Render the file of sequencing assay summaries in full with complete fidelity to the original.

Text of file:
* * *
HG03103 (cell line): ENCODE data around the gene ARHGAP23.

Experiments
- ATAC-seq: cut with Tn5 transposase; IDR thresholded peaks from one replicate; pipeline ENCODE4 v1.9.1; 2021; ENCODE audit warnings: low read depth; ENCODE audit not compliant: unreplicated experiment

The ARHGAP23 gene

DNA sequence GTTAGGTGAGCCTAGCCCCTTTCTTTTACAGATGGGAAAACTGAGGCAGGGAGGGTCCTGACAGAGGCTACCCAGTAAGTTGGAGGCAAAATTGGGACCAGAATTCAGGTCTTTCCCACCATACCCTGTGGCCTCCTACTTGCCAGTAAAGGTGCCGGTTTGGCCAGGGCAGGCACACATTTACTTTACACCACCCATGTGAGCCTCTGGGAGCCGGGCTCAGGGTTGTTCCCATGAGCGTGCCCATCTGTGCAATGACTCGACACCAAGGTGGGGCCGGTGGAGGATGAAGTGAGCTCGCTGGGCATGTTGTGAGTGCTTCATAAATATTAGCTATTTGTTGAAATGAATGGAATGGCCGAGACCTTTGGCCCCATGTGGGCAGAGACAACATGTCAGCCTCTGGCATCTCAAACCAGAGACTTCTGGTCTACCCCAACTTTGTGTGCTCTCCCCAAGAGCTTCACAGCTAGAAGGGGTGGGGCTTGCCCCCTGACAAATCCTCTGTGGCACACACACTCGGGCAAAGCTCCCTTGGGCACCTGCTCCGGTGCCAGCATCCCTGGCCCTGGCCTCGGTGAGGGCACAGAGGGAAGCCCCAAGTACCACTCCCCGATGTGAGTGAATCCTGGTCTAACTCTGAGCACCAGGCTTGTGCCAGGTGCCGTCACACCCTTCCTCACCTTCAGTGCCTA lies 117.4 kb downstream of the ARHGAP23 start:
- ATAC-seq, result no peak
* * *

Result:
HG03103 (cell line): ENCODE data around the gene ARHGAP23.

Experiments
- ATAC-seq: cut with Tn5 transposase; IDR thresholded peaks from one replicate; pipeline ENCODE4 v1.9.1; 2021; ENCODE audit warnings: low read depth; ENCODE audit not compliant: unreplicated experiment

The ARHGAP23 gene

DNA sequence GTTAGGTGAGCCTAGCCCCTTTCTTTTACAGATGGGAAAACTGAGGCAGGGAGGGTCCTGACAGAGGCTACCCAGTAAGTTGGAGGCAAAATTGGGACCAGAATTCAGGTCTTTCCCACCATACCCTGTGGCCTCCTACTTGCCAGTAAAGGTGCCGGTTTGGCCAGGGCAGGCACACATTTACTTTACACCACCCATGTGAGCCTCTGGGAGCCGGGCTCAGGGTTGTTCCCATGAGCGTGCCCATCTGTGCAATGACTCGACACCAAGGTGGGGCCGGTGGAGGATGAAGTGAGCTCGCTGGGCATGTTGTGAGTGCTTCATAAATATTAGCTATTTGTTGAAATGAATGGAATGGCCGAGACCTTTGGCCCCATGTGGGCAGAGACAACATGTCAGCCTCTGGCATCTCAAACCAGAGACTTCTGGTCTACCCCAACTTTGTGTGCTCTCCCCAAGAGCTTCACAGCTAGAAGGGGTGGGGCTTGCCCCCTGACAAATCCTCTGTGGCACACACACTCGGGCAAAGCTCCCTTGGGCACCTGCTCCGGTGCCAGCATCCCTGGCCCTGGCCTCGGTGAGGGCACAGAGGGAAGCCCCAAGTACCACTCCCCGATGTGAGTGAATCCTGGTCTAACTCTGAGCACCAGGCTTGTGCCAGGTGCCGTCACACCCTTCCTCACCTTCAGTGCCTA lies 117.4 kb downstream of the ARHGAP23 start:
- ATAC-seq, result no peak